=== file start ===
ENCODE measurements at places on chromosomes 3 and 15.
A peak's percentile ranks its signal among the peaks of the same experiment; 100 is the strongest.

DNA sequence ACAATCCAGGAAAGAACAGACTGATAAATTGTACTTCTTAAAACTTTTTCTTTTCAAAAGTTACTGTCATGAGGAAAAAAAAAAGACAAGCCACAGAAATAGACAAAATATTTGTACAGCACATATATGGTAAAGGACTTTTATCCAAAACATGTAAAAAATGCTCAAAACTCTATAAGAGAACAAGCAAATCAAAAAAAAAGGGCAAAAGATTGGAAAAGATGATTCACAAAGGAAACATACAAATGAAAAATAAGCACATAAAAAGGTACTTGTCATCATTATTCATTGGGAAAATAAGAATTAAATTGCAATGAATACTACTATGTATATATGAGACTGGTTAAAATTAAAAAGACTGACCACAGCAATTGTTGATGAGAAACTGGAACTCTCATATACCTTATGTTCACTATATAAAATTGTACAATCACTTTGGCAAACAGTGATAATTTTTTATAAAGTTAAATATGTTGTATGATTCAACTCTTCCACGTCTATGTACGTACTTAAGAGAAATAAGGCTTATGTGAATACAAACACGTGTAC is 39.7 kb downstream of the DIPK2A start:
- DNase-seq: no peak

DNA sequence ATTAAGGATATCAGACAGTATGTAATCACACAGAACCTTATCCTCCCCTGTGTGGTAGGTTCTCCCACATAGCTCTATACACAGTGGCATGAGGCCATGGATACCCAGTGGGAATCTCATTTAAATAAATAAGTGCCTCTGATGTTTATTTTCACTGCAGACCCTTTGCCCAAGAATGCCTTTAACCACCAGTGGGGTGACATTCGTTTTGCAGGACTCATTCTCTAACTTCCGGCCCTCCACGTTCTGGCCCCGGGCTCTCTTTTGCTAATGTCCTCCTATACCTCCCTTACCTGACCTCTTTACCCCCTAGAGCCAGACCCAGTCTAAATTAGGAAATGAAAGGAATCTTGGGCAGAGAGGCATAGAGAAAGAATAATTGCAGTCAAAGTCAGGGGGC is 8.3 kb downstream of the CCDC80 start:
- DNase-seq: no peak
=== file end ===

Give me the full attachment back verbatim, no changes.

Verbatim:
ENCODE measurements at places on chromosomes 3 and 15.
A peak's percentile ranks its signal among the peaks of the same experiment; 100 is the strongest.

DNA sequence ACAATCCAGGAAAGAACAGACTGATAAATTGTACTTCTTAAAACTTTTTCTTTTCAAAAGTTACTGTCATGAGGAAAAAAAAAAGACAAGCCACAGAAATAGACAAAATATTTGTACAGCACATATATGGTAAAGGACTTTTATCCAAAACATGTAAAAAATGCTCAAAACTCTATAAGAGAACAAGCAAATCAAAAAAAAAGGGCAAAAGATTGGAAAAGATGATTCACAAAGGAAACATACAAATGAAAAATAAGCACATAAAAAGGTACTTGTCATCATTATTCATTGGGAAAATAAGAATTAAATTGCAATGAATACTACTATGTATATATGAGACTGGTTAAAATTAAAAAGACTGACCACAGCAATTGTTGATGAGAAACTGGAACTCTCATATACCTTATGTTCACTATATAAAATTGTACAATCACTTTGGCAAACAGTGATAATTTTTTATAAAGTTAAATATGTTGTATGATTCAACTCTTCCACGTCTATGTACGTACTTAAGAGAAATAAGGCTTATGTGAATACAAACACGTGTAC is 39.7 kb downstream of the DIPK2A start:
- DNase-seq: no peak

DNA sequence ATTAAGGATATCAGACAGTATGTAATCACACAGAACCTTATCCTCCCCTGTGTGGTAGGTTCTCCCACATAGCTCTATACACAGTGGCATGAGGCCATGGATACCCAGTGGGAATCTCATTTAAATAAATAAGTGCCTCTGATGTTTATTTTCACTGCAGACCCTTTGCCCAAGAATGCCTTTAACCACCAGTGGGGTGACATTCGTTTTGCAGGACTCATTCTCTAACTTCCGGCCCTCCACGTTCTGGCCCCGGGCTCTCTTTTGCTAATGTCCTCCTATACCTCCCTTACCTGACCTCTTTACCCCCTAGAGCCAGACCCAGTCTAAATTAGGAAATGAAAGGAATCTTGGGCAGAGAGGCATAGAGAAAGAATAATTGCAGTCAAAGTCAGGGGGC is 8.3 kb downstream of the CCDC80 start:
- DNase-seq: no peak